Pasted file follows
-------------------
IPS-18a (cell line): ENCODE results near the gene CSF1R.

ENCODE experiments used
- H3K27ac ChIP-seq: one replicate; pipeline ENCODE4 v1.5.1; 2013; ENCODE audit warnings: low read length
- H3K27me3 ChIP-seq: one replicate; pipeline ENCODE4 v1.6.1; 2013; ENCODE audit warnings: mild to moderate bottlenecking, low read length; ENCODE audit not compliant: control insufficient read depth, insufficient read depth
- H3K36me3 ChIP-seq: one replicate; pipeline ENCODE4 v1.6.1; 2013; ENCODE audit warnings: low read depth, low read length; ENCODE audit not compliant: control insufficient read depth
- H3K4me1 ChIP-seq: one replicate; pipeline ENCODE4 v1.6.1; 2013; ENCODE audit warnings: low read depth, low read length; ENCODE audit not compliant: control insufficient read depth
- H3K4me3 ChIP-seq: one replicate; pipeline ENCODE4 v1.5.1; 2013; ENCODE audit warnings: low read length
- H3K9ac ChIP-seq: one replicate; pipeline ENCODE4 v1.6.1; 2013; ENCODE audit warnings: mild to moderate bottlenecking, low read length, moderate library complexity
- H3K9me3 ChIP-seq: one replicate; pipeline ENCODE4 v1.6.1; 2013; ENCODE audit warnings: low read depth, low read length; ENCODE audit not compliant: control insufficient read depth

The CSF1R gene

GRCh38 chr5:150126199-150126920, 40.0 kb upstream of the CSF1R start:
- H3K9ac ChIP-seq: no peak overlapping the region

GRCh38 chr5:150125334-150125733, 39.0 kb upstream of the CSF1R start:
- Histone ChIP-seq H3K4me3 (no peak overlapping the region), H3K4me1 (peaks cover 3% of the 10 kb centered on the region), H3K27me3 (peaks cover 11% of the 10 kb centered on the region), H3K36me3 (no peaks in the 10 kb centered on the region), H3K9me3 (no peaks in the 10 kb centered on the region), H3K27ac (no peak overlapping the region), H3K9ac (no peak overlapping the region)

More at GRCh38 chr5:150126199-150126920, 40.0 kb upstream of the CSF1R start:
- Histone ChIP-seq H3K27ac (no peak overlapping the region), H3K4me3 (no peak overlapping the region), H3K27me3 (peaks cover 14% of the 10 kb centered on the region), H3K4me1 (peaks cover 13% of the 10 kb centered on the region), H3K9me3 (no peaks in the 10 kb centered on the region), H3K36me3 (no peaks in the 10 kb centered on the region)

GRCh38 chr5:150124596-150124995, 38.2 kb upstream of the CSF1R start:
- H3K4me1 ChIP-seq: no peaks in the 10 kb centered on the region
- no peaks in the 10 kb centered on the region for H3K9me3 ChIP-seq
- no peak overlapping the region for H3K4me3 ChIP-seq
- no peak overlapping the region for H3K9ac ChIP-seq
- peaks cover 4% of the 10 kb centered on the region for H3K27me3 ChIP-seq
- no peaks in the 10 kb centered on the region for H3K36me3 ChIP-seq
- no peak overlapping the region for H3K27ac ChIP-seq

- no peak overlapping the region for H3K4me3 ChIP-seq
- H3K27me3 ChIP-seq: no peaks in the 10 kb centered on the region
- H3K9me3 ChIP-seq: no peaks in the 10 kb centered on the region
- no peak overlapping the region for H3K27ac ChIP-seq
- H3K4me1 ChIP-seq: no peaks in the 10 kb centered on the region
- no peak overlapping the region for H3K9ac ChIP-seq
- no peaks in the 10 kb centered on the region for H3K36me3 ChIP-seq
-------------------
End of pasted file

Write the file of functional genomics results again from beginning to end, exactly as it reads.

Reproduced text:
IPS-18a (cell line): ENCODE results near the gene CSF1R.

ENCODE experiments used
- H3K27ac ChIP-seq: one replicate; pipeline ENCODE4 v1.5.1; 2013; ENCODE audit warnings: low read length
- H3K27me3 ChIP-seq: one replicate; pipeline ENCODE4 v1.6.1; 2013; ENCODE audit warnings: mild to moderate bottlenecking, low read length; ENCODE audit not compliant: control insufficient read depth, insufficient read depth
- H3K36me3 ChIP-seq: one replicate; pipeline ENCODE4 v1.6.1; 2013; ENCODE audit warnings: low read depth, low read length; ENCODE audit not compliant: control insufficient read depth
- H3K4me1 ChIP-seq: one replicate; pipeline ENCODE4 v1.6.1; 2013; ENCODE audit warnings: low read depth, low read length; ENCODE audit not compliant: control insufficient read depth
- H3K4me3 ChIP-seq: one replicate; pipeline ENCODE4 v1.5.1; 2013; ENCODE audit warnings: low read length
- H3K9ac ChIP-seq: one replicate; pipeline ENCODE4 v1.6.1; 2013; ENCODE audit warnings: mild to moderate bottlenecking, low read length, moderate library complexity
- H3K9me3 ChIP-seq: one replicate; pipeline ENCODE4 v1.6.1; 2013; ENCODE audit warnings: low read depth, low read length; ENCODE audit not compliant: control insufficient read depth

The CSF1R gene

GRCh38 chr5:150126199-150126920, 40.0 kb upstream of the CSF1R start:
- H3K9ac ChIP-seq: no peak overlapping the region

GRCh38 chr5:150125334-150125733, 39.0 kb upstream of the CSF1R start:
- Histone ChIP-seq H3K4me3 (no peak overlapping the region), H3K4me1 (peaks cover 3% of the 10 kb centered on the region), H3K27me3 (peaks cover 11% of the 10 kb centered on the region), H3K36me3 (no peaks in the 10 kb centered on the region), H3K9me3 (no peaks in the 10 kb centered on the region), H3K27ac (no peak overlapping the region), H3K9ac (no peak overlapping the region)

More at GRCh38 chr5:150126199-150126920, 40.0 kb upstream of the CSF1R start:
- Histone ChIP-seq H3K27ac (no peak overlapping the region), H3K4me3 (no peak overlapping the region), H3K27me3 (peaks cover 14% of the 10 kb centered on the region), H3K4me1 (peaks cover 13% of the 10 kb centered on the region), H3K9me3 (no peaks in the 10 kb centered on the region), H3K36me3 (no peaks in the 10 kb centered on the region)

GRCh38 chr5:150124596-150124995, 38.2 kb upstream of the CSF1R start:
- H3K4me1 ChIP-seq: no peaks in the 10 kb centered on the region
- no peaks in the 10 kb centered on the region for H3K9me3 ChIP-seq
- no peak overlapping the region for H3K4me3 ChIP-seq
- no peak overlapping the region for H3K9ac ChIP-seq
- peaks cover 4% of the 10 kb centered on the region for H3K27me3 ChIP-seq
- no peaks in the 10 kb centered on the region for H3K36me3 ChIP-seq
- no peak overlapping the region for H3K27ac ChIP-seq

- no peak overlapping the region for H3K4me3 ChIP-seq
- H3K27me3 ChIP-seq: no peaks in the 10 kb centered on the region
- H3K9me3 ChIP-seq: no peaks in the 10 kb centered on the region
- no peak overlapping the region for H3K27ac ChIP-seq
- H3K4me1 ChIP-seq: no peaks in the 10 kb centered on the region
- no peak overlapping the region for H3K9ac ChIP-seq
- no peaks in the 10 kb centered on the region for H3K36me3 ChIP-seq